Tragedy as Social Rite at Athens
Public performance at City Dionysia
festival of Dionysus in late March --
funded by wealthy individuals, as 'producers' under legal obligation
Each year a public official (archon) selects three tragedians to compete
and assigns each a 'producer.'
All male cast:
chorus 'drafted' from citizen ranks, probably of young men recently come of age for
military service and participation in the political assembly (Winkler's theory)
2-3 actors, older men (quasi-professionals)
Production values: live performance before an audience of many thousands
Elaborate costume (depending on producer's largesse)
Actors wear masks that may be used to convey emotion
(probably not the ‘bullhorn’ of later illustrations, Meineck’s study)
Scenes of dialogue (between actors) divided by choral 'odes'
Choral odes in 3-part structure: strophe, antistrophe, and epode
corresponding to movements of stylized dance in 'orchestra'
Theatre of Dionysus south of the Acropolis
by the 450s BC plays are performed with a painted backdrop, skene
stage vehicles, including ekkyklema, a sort of revolving stage
Each playwrite presents 3 tragedies, often with connected theme as a 'trilogy'
followed by comic interlude with chorus of satyrs
Aeschylus and 'Prometheus Bound' -- tragedy as an Athenian export?
This play attributed to Aeschylus, the earliest of the 3 major tragedians, was evidently part
of a trilogy on Prometheus, and was followed by a play called Prometheus Unbound or Fire-
bringer. If this work is indeed Aeschylus', we would expect the final play to resolve the
conflict and conclude with the foundation of cult honors for our protagonist. But this would
be perhaps the very latest of Aeschylus' work (mid to late 450s) and perhaps only produced
posthumously in Syracuse (Sicily) where Aeschylus apparently spent his last years.
Thus we have two points of uncertainty in interpreting the characters of tyrannical Zeus
and rebellious Prometheus: each may have gained some redemption in the next play of the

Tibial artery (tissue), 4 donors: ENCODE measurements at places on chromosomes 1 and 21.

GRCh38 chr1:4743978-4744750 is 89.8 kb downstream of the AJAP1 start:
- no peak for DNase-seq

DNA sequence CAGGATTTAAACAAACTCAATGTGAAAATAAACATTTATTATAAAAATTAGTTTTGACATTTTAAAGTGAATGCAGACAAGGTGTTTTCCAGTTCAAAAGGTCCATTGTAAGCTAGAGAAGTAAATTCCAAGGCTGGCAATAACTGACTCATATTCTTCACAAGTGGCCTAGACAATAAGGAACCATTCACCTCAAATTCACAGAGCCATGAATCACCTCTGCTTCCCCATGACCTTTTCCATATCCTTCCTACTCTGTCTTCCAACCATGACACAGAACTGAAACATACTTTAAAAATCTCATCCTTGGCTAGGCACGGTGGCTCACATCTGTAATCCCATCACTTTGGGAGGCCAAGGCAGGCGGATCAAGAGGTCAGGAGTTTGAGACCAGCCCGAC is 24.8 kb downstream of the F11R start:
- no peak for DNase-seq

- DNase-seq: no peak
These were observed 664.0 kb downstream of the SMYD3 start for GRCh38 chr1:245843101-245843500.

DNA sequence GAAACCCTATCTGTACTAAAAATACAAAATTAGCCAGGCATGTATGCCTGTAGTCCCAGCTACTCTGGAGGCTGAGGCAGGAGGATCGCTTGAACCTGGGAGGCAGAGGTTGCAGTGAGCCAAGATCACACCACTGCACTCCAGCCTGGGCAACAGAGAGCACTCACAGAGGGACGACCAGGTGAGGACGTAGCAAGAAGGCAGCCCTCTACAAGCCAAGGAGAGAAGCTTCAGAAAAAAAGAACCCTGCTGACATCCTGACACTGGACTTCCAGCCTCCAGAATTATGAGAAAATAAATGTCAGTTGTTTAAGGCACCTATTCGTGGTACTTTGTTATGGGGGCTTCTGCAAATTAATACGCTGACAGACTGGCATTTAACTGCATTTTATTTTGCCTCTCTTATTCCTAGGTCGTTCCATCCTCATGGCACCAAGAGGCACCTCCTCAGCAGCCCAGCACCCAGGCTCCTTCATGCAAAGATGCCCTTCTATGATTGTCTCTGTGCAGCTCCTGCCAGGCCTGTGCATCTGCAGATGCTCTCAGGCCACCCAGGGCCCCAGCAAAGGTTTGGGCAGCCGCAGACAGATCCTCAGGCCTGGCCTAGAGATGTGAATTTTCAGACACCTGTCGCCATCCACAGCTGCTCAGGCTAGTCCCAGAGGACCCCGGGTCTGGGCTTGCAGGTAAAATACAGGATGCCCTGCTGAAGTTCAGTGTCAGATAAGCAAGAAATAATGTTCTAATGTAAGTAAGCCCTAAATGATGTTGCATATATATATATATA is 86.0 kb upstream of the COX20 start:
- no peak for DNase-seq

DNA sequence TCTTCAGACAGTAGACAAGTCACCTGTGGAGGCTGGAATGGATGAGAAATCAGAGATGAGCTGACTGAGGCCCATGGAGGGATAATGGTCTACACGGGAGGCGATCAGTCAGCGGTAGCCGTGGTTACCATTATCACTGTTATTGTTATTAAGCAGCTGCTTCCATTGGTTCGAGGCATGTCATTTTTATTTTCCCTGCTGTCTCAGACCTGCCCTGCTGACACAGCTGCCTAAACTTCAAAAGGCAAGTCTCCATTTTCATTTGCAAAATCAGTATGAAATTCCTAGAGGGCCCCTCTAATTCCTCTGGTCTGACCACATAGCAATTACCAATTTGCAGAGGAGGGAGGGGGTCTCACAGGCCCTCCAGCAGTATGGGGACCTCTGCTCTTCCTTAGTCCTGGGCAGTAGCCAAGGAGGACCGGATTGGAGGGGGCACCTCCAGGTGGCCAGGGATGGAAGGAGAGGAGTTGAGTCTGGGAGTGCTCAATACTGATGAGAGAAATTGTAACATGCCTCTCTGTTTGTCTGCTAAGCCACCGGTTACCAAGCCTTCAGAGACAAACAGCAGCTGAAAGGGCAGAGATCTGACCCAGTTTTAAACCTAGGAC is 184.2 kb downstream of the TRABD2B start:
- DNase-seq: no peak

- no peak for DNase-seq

trilogy; and Aeschylus may have been writing for a somewhat different audience.
But so far as we can see, the play as we have it is a thoroughly Athenian product, suitable for
the theatre of Dionysus and the usual conditions of performance.
As we read and discuss the play, take note of three basic techniques for characterization:
we (and the ancient audience as well) form an impression of a character's moral cast from
(a) what he himself claims;
(b) what other characters say about him or to him;
and (c) what he does, esp. how he responds to each turn of events.
Beware the temptation to assume that the ancient audience knew how the story had to be told
beforehand. ..............The surviving tragedies all seem to involve some significant
change from the well-known story!
Characters: (note that none is entirely human)
Prometheus, the Titan: How is he brought on stage?
He seems to be lying there while others speak,but says nothing until they make their exit.
Might and Violence: demon henchmen of Zeus (Violence does not speak)
Hephaestus, son of Hera, doing the bidding of Zeus. What is his attitude to the task?
Chorus of Oceanids (daughters of Ocean)
Father Oceanus himself: Again, what is his attitude to Prometheus?
And how does Prometheus respond?
Io: the only mortal (for now), clad in half-calf costume, fleeing torments sent by Hera
How does Prometheus respond to her?
Note esp. Prometheus' famous speech of defiance: 907-29.
What does this respond to, and what does it tell us about his character?
What is the power over Zeus that Prometheus boasts of?
Hermes, son of Zeus (messenger and trickster).
Why has he come, and how does he regard the suffering Prometheus?
The play ends as Prometheus describes it , with crash of thunder and cataclysm,
signaling further punishment (?)
General questions for discussion:
Why does Prometheus rebel against Zeus?
(What are his grievances? Other causes of defiance?)
What does his punishment tell us about the nature of the gods as the Greeks conceived them?
Identify and paraphrase 3 passages to illustrate or justify your interpretation.